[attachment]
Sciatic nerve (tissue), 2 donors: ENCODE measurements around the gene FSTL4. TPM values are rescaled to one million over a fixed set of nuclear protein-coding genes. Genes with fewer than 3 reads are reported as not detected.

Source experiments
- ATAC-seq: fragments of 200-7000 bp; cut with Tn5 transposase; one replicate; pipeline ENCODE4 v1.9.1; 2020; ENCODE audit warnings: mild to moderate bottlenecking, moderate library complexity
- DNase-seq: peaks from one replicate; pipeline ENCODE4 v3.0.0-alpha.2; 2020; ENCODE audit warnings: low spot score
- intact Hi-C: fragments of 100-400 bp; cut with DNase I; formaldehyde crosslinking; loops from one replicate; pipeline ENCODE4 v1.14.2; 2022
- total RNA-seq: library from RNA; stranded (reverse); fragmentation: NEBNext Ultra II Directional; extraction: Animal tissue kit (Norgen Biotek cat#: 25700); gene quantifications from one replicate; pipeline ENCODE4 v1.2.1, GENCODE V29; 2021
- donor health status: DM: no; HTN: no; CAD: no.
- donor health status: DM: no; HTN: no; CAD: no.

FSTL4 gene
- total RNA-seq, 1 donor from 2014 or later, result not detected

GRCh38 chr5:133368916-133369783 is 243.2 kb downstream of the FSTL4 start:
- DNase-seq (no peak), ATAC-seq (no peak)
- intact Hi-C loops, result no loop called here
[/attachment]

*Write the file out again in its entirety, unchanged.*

Sciatic nerve (tissue), 2 donors: ENCODE measurements around the gene FSTL4. TPM values are rescaled to one million over a fixed set of nuclear protein-coding genes. Genes with fewer than 3 reads are reported as not detected.

Source experiments
- ATAC-seq: fragments of 200-7000 bp; cut with Tn5 transposase; one replicate; pipeline ENCODE4 v1.9.1; 2020; ENCODE audit warnings: mild to moderate bottlenecking, moderate library complexity
- DNase-seq: peaks from one replicate; pipeline ENCODE4 v3.0.0-alpha.2; 2020; ENCODE audit warnings: low spot score
- intact Hi-C: fragments of 100-400 bp; cut with DNase I; formaldehyde crosslinking; loops from one replicate; pipeline ENCODE4 v1.14.2; 2022
- total RNA-seq: library from RNA; stranded (reverse); fragmentation: NEBNext Ultra II Directional; extraction: Animal tissue kit (Norgen Biotek cat#: 25700); gene quantifications from one replicate; pipeline ENCODE4 v1.2.1, GENCODE V29; 2021
- donor health status: DM: no; HTN: no; CAD: no.
- donor health status: DM: no; HTN: no; CAD: no.

FSTL4 gene
- total RNA-seq, 1 donor from 2014 or later, result not detected

GRCh38 chr5:133368916-133369783 is 243.2 kb downstream of the FSTL4 start:
- DNase-seq (no peak), ATAC-seq (no peak)
- intact Hi-C loops, result no loop called here